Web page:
More expert advice: hard-boiling eggs.

Discussion in 'Miscellaneous' started by pettyfog, Apr 30, 2007.

  1. pettyfog

    pettyfog Well-Known Member

    Jan 4, 2005
    I know it's easy for some, but for others - like me- it takes years or even decades to figure it out.

    1. Eggs must be fresh as possible. 21 days before sell-by is fresh, 14 days is marginal, 7 days, dont bother unless you're desperate.. they are only good for omelettes and hard-yolk frying.

    2. reasonable size pan. dont put 'em shoulder to shoulder but dont worry about 'free-ranging' them either. Just need ability to roll around a little.

    3. eggs in pan, cover with cold water.. mean just cover them. (if they float they're too old, but you can try)

    4. set to whatever heat you know will sustain a rolling boil on pan that size. Dont just put it on 'high', esp on elect range.

    5. come back in 15 - 18 minutes... OR if you forget, like I do a lot, check that eggs are now only 2/3 covered.

    6. pour off most of the hot water hot and immediately dowse with cold water; once water in pan is cool slow faucet to trickle of cold. For five minutes.

    NOW the part we all hate... and now you'll be amazed. tap the egg on a hard surface till it's cracked all round. squeeze the shell gently to get it started, then roll it between your palms for several seconds, light but firm pressure and you should feel the shell giving as you do it.

    Remember it's the membrane clinging to the white that causes problems.

    - Pick a spot and peel by pushing shell away from white with thumbnail, not pulling it off; if the membrane still clings run water over it or peel underwater in same pan as the cooling eggs.

    Remember the idea is to get the membrane off the white.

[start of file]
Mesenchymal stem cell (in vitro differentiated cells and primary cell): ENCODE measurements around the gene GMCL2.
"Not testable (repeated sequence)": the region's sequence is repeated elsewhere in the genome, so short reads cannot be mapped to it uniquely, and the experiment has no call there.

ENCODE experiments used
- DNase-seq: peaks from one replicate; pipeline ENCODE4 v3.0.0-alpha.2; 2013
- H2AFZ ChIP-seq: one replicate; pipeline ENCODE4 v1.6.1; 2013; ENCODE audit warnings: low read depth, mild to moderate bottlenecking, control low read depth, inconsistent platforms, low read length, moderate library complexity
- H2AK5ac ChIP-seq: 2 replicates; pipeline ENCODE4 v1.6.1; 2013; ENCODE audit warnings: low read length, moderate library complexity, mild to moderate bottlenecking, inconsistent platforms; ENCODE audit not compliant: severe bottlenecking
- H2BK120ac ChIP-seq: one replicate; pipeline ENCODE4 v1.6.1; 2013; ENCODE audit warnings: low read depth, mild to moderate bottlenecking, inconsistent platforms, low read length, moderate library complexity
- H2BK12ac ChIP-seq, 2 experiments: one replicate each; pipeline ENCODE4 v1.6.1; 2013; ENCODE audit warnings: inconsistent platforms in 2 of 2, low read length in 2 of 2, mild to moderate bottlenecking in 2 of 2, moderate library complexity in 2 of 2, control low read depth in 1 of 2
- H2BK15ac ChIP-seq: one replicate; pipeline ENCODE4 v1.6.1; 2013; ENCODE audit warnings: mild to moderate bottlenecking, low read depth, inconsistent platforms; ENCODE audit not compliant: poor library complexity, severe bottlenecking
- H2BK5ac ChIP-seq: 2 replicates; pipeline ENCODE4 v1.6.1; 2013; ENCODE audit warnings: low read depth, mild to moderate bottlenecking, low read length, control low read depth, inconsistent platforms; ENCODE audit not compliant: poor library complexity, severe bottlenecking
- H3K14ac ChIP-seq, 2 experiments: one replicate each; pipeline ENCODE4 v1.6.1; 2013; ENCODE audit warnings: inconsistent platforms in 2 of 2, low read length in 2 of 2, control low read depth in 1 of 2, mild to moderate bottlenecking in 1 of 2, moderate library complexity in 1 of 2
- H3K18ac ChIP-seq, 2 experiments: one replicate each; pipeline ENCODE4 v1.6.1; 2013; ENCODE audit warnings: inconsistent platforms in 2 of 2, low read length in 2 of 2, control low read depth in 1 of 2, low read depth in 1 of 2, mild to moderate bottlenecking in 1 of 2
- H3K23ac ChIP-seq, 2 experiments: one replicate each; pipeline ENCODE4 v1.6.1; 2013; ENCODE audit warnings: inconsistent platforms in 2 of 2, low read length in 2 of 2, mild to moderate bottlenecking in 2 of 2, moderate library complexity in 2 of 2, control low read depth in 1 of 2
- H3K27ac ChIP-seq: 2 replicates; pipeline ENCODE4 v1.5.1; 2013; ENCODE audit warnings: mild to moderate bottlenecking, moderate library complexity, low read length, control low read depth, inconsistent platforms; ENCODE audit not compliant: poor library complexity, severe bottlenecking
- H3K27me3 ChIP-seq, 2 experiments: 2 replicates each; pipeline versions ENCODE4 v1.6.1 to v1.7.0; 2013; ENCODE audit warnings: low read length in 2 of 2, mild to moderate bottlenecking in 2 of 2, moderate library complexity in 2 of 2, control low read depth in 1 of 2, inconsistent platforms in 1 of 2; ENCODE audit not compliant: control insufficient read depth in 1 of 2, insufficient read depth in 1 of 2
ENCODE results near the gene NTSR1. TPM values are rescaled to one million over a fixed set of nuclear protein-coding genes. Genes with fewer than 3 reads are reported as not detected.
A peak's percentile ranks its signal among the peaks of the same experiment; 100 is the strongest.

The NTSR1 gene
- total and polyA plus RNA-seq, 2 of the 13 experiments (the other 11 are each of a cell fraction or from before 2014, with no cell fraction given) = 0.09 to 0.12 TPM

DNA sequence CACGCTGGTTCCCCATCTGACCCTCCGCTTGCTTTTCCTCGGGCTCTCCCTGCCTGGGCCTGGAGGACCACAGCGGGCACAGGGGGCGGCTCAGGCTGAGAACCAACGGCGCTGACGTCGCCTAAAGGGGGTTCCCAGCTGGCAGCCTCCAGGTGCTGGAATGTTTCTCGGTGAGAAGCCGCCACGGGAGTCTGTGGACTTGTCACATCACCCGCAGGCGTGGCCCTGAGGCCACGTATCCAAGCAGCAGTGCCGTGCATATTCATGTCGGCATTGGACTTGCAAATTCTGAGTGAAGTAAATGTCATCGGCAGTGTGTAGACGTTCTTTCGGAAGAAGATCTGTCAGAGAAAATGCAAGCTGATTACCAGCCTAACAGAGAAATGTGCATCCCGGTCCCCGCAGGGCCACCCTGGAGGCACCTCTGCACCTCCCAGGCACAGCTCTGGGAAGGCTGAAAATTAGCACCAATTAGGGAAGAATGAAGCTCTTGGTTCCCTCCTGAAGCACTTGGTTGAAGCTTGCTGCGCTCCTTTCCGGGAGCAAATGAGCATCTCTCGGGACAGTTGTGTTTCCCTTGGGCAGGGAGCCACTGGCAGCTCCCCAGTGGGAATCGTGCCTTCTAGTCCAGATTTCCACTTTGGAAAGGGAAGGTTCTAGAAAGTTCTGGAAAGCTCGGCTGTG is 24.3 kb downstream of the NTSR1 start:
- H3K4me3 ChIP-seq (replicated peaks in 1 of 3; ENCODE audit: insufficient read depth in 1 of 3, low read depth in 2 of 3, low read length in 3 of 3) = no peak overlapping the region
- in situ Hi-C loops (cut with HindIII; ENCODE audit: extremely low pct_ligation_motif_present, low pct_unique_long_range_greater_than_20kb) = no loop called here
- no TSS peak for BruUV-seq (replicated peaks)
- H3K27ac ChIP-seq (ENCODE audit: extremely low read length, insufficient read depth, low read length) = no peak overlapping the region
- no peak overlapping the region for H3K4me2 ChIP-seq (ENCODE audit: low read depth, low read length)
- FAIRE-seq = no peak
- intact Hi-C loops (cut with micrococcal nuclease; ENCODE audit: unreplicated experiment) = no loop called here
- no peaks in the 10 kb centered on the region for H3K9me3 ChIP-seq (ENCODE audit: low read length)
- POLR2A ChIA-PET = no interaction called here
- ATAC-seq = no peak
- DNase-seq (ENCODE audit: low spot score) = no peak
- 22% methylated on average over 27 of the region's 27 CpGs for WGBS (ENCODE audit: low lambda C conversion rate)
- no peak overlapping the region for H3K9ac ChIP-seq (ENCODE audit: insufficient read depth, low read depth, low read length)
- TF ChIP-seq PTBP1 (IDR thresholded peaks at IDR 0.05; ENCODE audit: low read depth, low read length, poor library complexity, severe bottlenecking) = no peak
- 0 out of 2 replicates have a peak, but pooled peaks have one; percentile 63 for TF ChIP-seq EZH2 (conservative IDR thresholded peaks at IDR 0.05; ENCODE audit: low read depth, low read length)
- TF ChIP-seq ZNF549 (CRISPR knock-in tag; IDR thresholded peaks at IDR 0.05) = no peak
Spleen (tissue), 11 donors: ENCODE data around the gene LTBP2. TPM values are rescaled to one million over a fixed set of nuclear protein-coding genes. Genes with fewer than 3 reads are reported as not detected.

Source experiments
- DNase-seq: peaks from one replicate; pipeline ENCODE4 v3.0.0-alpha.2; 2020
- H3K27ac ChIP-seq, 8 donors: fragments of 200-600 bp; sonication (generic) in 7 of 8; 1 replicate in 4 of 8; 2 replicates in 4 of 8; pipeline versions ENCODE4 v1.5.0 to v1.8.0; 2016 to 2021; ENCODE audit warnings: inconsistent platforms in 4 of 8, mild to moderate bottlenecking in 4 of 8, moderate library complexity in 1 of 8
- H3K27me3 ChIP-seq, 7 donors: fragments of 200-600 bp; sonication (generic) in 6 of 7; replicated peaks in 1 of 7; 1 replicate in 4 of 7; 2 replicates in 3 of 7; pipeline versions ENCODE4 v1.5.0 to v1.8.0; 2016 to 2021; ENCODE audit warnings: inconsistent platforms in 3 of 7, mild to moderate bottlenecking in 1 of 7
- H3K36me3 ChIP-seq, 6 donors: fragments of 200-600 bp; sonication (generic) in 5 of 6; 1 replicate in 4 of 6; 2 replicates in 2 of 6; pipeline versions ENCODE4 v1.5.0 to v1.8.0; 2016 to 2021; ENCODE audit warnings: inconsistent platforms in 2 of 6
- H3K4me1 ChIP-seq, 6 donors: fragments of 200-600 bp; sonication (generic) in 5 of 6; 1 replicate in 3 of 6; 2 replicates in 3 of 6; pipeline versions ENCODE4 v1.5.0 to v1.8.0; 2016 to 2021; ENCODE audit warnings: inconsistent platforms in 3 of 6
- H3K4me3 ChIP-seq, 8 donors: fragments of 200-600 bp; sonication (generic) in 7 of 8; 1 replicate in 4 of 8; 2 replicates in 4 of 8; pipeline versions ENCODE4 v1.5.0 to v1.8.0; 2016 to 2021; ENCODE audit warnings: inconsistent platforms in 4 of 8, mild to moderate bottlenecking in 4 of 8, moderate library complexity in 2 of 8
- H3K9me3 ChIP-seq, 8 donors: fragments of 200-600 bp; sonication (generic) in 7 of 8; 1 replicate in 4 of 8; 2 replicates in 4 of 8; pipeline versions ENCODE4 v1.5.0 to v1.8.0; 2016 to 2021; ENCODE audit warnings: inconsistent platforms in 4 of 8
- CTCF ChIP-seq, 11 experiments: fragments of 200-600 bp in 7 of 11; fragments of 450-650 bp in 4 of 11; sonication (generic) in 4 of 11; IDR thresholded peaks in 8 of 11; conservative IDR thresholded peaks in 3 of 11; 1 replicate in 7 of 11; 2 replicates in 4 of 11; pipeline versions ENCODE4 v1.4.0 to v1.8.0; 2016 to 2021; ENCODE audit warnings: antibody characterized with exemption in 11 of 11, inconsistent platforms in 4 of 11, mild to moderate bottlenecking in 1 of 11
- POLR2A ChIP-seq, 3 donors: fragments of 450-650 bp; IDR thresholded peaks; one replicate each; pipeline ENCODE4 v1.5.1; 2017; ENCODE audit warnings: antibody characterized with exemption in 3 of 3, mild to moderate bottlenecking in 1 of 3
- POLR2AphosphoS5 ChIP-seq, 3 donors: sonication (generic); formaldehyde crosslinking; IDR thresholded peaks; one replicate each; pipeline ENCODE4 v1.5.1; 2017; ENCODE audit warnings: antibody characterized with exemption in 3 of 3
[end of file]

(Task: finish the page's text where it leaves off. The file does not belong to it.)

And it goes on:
No need for salt.. never saw it made a difference, no need to 'blow' through end of shell.

    Again, depending on age, the shell comes off in one or two pieces, held together by the membrane.

    good eating on salads!
  2. pettyfog

    pettyfog Well-Known Member

    Jan 4, 2005
    Update: Despite me saying 'Dont use salt' I usually did, maybe for good luck. But the wife turned me on to a FB post suggesting to use Baking soda in the pan, instead.
    Guess what.. that works like a champ for me. The shells practically fall off following the above directions. Since I do eggs at least twice a week, and MANY for holiday dinners, believe me, I can tell the difference.
    And it's a big
  3. pettyfog

    pettyfog Well-Known Member

    Jan 4, 2005
    Bump! {that's a retro concept from us internet old-timers}
    Seriously... if you are doing deviled eggs for holiday, use Baking Soda. teaspoon per qt of water does the trick but you can experiment using more without ruining the eggs
  4. MicahMan

    MicahMan Administrator

    Mar 4, 2014
    I'll have to try the baking soda thing, but I have also recently discovered a pretty good method for hard boiling eggs - essentially the eggs are steamed rather than boiled. Put a basket for boiling steaming vegetables in a pot and put water in (water should so high that it is in the basket). Get the water boiling and then put the eggs in and cover. For typical hard boiled eggs steam for 12 minutes, but if you want "dippy" centers pull them out at 6 minutes.

    I then rinse the eggs under cold water, sometimes letting them sit in the pot for a minute or two in ice water. Then I just smack the egg on a flat surface to make a break to grip the shell. Usually comes off in two chunks.

    I'm a stickler for bright yellow yolks and the inside of steamed eggs are lovely. I had egg salad for lunch today and if I had known this would be a subject for conversation I would have taken photos!
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